Many have stated that the public had multiple opportunities to have a say in the school construction bond proposal process before any decisions were made. However, school building subcommittee meetings were held on weekday mornings, excluding most working people, including teachers, from attending. The subcommittee also didn’t meet from mid-September to mid-January during the last election cycle when they would have had the ear of the public. At the spring Community Forums, some residents shared their preference that the bulk of the bond be used to rebuild our flagship institution, the high school, where we lose the most students to private schools due, in part, to its deteriorating condition. (Even the “School Master Plan Construction Initiative” questionnaire, which was part of the EG Community Engagement Page, echoed the same sentiments about the high school being the priority: Other parents shared at the forums that the only truly walkable school in the district, Eldredge, should not be closed, even if it would cost more to maintain and fewer students could attend. Some residents left with the impression that the point of the forums was to disseminate, not gather, information.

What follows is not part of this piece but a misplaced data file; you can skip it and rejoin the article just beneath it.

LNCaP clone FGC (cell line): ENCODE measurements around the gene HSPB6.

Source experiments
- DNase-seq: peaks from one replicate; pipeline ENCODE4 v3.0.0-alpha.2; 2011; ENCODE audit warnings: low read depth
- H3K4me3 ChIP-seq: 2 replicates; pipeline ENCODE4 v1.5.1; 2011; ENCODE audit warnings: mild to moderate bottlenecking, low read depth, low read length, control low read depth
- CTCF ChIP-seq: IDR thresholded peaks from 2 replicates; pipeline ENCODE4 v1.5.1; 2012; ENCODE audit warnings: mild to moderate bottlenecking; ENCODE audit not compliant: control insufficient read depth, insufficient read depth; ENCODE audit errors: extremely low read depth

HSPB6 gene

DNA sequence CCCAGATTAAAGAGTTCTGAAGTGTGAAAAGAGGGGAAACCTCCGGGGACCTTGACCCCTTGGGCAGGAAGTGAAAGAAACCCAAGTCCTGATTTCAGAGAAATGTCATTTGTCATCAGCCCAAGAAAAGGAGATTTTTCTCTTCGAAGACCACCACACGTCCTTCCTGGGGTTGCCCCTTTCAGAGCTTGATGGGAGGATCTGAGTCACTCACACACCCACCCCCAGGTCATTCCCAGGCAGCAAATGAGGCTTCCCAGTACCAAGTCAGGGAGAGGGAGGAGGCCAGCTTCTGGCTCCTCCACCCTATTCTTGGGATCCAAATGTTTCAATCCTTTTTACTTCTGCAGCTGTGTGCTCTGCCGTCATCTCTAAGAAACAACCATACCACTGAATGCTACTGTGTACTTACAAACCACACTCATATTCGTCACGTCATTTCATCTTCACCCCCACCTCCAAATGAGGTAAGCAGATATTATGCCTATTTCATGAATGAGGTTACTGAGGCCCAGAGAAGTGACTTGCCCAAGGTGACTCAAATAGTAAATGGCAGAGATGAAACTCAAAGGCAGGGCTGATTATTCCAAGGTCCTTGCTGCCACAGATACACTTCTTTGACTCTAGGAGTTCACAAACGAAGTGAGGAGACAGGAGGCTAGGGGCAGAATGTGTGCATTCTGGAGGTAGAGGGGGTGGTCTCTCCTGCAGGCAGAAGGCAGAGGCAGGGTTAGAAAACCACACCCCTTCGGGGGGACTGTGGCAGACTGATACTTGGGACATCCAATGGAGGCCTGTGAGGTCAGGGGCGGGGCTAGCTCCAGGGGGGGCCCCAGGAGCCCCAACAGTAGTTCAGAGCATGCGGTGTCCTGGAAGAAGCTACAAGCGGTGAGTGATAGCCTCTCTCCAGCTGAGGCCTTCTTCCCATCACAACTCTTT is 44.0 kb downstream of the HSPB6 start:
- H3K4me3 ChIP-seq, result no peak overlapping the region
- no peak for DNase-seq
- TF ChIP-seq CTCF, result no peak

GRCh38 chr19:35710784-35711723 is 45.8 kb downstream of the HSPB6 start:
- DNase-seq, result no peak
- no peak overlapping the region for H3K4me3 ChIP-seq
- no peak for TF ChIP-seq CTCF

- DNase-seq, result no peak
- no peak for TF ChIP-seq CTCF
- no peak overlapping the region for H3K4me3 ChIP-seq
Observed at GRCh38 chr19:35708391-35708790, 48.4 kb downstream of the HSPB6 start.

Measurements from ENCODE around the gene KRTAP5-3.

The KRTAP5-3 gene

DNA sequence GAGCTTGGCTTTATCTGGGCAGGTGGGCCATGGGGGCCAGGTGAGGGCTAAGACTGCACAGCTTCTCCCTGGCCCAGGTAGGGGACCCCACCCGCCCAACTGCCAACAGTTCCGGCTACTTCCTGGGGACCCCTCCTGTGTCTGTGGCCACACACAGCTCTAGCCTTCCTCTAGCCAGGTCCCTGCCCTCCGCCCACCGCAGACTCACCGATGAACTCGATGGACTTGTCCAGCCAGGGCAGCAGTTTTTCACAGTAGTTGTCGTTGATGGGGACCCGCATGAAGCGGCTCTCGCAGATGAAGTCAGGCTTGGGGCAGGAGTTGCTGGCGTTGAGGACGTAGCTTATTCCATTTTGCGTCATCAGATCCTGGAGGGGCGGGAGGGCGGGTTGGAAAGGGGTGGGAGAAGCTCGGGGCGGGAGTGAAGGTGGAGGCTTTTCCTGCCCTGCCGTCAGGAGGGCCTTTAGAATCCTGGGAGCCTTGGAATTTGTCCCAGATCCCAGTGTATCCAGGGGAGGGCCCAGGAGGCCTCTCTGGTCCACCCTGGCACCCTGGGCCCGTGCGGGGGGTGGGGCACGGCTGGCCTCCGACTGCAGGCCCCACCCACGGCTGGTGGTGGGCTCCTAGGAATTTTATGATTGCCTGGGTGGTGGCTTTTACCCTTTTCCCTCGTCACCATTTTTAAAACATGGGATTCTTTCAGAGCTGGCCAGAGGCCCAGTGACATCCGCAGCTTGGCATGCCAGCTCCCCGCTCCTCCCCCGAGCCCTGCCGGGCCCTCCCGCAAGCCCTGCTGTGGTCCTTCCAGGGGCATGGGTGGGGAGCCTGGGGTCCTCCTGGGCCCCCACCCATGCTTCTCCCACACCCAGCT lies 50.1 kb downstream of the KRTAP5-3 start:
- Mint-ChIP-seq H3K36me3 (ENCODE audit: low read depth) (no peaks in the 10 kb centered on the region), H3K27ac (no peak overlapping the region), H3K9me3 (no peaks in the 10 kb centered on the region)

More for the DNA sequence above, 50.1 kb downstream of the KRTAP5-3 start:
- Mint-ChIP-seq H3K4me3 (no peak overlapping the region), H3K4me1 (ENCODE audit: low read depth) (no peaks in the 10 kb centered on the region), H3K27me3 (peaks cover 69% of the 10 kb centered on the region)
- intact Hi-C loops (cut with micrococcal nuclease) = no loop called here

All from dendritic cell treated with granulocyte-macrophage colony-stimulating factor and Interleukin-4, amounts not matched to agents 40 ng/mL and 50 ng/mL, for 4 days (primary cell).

Furthermore, town messaging on social media and in our local newspaper could have led voters to think that if they didn’t support the bond, EG could lose all state school construction aid. Town Councilor Caryn Corenthal commented on social media that, if the bond fails, EG taxpayers will have to shoulder the entire burden of school construction in the future. She asked, “Should we wait to build when the town has to absorb all costs?” And Vice Chair of the School Committee Nicole Bucka shared the same message on her Facebook page. She wrote, “Fund necessary school building updates either with state reimbursements or (down the road) fund them 100% on the EG taxpayers’ dime.” This is not accurate. The RI State Legislature voted to fund school construction at a base rate of 35% in East Greenwich, and this “Housing Aid” will not go away next year. What will be expiring is the potential for an additional 20% in bonus incentives that we may be eligible for. On October 13, Ms. Bucka published a Letter to the Editor in East Greenwich News in which she shared the same information: She wrote, “Delaying this investment will mean our community will bear the full cost in the future,” a statement that was revised by the newspaper’s editor.